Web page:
The Scripps National Spelling Bee plays out this week and while you may be excitedly watching the best spellers in the US battle it out in Maryland, halfway around the world in China, Beijing's kids are competing for a different kind of title: China’s Best English Speaker.
The Star of Outlook English Competition, sponsored by CCTV, the Chinese State television network, is the largest English competition in the country and, ostensibly, the world.
Hundreds of first through third graders, middle school and high school students gathered at a compound an hour outside of Beijing in the hopes of winning a place to compete at the National Championship this summer. They’re up against a mere 5 million of their peers from around China.
Getting to the national finals, which is televised in front of a huge audience, is an almost Herculean feat involving round after round of exhausting, multi-day tests. But winning means fame, entrance to a good college, a bright future. That’s how former national finalist Michelle Cui explained it to me.
“Such exposure on TV if you make it to the national final and all the things that comes with it will look so good on your track record and CCTV is the deal. ... It’s really the maximum exposure an individual can get,” Cui said.
Today, Cui works in advertising and lives in Seattle. All of her fellow competitors have gone on to do interesting things: Host TV shows, write books, one even became the CCTV White House correspondent.
The kids I met this weekend want to win. Perhaps their parents want it even more.
“I’m not nervous,” 7-year-old “Jack” Zhou Zihan tells me. “I’m looking forward to win the first prize.”
Jack is fairly typical of the Beijing kids I met. They’ve lived abroad, traveled extensively; they’re part of a rising, affluent middle class. Jack lived in Washington, DC, as a toddler. His mother worked at the Chinese Embassy.
He studied English at a very young age, his mother told me. The golden age is two or three, she says, the same age that native speakers learn.
“I want him to be an ambassador between the two countries and around the world,” she says.
There are many, many parents with high expectations and blind, or perhaps deaf, love. After witnessing the talent portion of the competition, it's clear the kids can speak much better than sing English.
But their talents weren’t limited to songs. Contestants had just one minute to show off any way they chose. There were magic tricks, flute performances, one salsa dancer, a couple of Rubix Cube experts, a hockey skater. By dinnertime Saturday night, one of the judges, Hester Veldman, looked bleary eyed.
“I watched 450 talents today. I heard the Frozen song about 300 times,” she says.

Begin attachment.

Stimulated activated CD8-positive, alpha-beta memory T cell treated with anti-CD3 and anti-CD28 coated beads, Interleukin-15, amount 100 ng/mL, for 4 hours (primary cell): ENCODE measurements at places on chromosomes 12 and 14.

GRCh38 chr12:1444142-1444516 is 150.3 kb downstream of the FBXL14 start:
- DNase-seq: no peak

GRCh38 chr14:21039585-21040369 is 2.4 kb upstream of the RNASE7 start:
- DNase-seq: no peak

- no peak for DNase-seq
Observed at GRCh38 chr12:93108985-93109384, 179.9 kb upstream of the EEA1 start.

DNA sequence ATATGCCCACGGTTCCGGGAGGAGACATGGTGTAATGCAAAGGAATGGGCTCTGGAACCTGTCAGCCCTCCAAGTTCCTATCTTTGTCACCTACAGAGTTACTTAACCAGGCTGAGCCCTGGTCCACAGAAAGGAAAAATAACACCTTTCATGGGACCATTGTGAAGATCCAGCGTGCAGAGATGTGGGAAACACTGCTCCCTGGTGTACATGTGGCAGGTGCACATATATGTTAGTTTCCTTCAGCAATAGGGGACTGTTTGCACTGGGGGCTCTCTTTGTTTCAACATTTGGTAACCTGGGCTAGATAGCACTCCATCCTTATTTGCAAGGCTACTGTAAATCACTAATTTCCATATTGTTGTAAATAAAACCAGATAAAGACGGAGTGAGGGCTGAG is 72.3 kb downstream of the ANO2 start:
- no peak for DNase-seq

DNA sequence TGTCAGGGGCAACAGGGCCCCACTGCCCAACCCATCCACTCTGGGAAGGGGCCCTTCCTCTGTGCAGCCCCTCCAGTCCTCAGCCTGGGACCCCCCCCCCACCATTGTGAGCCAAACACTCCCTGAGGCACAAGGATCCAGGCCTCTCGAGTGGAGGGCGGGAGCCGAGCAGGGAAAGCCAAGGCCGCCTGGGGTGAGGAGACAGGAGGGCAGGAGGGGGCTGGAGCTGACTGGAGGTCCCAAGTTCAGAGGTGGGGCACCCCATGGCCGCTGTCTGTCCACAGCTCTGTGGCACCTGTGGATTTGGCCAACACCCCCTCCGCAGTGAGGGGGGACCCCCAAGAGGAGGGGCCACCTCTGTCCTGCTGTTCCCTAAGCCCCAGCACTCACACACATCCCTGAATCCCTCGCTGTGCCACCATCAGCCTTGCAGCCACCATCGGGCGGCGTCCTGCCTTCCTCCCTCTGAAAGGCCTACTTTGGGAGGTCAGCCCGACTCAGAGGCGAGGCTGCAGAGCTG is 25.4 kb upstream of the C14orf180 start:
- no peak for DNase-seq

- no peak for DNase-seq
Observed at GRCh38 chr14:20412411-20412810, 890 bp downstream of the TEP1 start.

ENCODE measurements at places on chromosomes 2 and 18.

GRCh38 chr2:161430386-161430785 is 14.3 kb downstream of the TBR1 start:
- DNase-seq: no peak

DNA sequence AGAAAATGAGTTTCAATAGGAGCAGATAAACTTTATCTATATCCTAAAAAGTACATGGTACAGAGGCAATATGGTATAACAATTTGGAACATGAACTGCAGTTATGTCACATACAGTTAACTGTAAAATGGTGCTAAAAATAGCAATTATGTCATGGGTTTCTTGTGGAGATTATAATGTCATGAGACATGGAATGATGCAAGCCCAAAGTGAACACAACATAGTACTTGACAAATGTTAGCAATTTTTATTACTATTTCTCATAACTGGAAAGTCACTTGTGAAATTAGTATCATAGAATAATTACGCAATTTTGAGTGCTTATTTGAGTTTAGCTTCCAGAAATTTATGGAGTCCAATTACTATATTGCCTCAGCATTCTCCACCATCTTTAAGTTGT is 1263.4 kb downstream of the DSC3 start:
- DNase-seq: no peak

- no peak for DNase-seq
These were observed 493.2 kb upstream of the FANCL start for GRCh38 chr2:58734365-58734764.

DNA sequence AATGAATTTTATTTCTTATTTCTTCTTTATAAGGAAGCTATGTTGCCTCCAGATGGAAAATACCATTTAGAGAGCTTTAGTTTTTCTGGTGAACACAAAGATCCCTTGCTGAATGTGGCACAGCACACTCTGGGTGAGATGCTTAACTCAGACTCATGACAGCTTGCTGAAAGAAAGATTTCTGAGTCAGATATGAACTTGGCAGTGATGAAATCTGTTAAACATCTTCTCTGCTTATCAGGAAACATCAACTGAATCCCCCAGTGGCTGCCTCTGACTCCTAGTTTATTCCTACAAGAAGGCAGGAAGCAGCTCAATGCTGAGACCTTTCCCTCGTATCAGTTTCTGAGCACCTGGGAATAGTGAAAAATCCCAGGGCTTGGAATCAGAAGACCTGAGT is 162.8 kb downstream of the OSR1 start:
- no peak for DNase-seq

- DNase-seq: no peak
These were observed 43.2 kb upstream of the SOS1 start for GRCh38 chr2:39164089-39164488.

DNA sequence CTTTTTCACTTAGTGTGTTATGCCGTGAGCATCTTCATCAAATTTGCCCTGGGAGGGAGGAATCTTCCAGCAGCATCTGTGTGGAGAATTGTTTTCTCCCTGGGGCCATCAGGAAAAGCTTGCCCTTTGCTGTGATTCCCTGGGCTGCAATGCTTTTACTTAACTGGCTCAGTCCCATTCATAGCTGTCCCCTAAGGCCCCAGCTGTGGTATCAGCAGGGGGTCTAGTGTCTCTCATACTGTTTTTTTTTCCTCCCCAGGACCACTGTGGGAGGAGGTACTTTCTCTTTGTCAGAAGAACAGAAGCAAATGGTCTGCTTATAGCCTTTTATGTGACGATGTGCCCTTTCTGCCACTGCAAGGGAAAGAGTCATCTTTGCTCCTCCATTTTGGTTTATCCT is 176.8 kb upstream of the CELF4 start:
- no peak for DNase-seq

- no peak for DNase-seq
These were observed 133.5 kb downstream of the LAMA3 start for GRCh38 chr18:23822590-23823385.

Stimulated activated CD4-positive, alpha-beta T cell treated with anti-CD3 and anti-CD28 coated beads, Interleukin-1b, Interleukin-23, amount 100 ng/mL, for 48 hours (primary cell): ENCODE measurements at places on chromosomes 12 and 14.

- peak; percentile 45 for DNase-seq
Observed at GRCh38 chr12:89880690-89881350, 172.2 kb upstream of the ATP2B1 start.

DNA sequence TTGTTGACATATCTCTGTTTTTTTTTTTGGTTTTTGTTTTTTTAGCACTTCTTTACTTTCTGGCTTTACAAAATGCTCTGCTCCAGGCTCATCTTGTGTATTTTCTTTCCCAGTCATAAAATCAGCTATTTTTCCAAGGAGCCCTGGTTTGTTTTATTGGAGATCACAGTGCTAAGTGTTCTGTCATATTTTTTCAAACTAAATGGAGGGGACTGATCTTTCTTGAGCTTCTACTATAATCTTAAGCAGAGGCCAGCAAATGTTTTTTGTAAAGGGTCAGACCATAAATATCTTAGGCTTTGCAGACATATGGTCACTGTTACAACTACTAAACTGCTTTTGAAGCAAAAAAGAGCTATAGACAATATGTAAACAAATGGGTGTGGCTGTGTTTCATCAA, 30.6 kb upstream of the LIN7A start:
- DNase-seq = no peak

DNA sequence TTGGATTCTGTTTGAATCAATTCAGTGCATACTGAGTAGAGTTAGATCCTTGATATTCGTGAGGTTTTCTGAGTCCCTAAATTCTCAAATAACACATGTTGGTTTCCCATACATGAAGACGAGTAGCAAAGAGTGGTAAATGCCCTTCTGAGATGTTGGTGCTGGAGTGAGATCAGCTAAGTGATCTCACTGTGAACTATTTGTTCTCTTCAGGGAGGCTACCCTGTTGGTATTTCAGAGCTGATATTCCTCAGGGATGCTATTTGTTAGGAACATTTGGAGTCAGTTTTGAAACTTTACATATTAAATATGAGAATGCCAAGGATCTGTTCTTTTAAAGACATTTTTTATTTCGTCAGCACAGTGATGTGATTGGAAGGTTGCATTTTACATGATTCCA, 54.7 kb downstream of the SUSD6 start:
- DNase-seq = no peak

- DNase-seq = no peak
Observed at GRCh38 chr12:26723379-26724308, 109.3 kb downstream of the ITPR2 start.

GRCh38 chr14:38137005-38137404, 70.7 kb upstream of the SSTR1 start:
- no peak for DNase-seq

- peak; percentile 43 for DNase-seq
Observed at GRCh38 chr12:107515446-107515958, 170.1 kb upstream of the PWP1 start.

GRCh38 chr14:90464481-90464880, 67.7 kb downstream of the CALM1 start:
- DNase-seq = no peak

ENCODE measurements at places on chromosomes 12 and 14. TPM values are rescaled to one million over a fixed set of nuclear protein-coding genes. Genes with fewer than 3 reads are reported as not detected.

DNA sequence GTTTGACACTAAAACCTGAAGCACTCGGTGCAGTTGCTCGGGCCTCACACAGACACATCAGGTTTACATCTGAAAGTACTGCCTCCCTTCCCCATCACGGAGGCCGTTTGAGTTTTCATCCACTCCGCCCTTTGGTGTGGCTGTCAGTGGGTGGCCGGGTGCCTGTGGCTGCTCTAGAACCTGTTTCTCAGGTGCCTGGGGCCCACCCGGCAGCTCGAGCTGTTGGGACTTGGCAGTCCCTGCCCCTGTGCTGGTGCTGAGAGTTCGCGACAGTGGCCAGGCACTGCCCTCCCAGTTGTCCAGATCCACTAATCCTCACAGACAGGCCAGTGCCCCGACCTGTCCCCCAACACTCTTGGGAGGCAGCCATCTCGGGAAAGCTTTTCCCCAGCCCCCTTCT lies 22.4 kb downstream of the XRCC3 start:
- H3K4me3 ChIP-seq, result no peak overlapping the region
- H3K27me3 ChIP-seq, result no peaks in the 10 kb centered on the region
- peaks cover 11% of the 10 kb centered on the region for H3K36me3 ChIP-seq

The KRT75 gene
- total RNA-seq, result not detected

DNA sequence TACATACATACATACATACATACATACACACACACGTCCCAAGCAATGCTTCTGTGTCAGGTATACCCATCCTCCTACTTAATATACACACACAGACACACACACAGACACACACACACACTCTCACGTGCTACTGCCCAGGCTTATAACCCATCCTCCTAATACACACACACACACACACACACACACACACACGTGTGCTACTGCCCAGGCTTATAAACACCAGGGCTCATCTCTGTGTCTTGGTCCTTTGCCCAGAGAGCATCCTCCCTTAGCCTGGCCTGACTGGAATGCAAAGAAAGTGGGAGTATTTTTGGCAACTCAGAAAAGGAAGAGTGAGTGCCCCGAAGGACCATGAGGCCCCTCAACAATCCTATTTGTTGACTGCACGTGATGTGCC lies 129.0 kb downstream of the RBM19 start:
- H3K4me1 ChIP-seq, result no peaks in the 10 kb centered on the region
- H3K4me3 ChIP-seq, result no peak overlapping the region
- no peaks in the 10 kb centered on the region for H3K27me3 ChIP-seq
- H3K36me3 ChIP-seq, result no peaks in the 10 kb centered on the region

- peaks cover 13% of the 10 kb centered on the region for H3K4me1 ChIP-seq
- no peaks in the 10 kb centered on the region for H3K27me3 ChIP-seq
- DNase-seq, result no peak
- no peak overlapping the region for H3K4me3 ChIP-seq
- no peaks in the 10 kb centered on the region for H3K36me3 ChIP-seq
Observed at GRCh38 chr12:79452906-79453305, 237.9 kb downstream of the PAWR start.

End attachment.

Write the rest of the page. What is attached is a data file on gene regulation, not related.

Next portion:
Veldman’s originally from the Netherlands, but she’s been teaching English in Beijing for the past year. This is her first time judging this kind of competition.
“The parents are really serious about it. I saw a dad who was actually commanding his son to move this way and stand that way and don’t do this and speak louder. They’re used to that pressure. They’re used to it from being in kindergarten all the way to now. So, to them, it might feel like summer cam,p but with our western eyes we think ‘Wow that’s a lot of pressure to put on a kid.’”
And then there are kids like Xing Wang, who calls himself Harry.
Harry’s tiny, with glasses. He looks about 11, but he’s 13. Whatever he lacks in size he makes up double in confidence. Harry’s never lived abroad. His parents don’t speak English. They moved from Inner Mongolia to Beijing five years ago. Harry started learning English in the third grade, which is relatively late. Beijingers start in the first grade. But while Harry’s English isn’t the best, he is teeming with ideas. He tugs at my sleeve in anticipation of telling me his talent, which he eventually does.
“Today I’m going to study a part of Obama’s speech. His speech he said in Chicago. Maybe it’s the first time he became president,” he tells me.
Sure enough, Harry takes to the CCTV stage in a red tie and dress slacks and delivers Obama’s 2008 acceptance speech. He came up with this talent idea himself, he tells me. He’s a big Obama fan and he figures, many of the judges would probably be Americans, so this speech would surely make them feel patriotic and surely get him a high score. Clever kid.
Harry performs Obama’s speech to great applause. One judge calls out, “you should run for president.” Harry bows thank you and runs off stage. He is beaming. I whisper a question.
“How do you feel?”
“Very good,” he says.
Outside we speak a little about his feelings for his own president, Xi Jinping — or Chairman Xi as Harry calls him.
“You know Chairman Xi, he is trying to do something called Chinese dream,” he tells me.
President Xi’s Chinese dream, he says, is to help China rise again, to become an important and powerful nation.
“So what’s your Chinese dream?” I ask him.
“I’m going to do my best to help my country grow up.”
Harry may think his country may be in need of growing up, but he himself appears to be doing just fine. He finds out he’s survived the Beijing semifinal and final round. He’ll be headed to the National Semifinals in June — just one round away from the big televised event.
When I went to wish Harry good luck, I found him passed out, asleep in the back of the auditorium. He doesn’t need my luck anyway. He already told me he’s confident he’ll make it all the way to the TV. I wonder if he’ll give an encore performance of Obama’s speech on CCTV.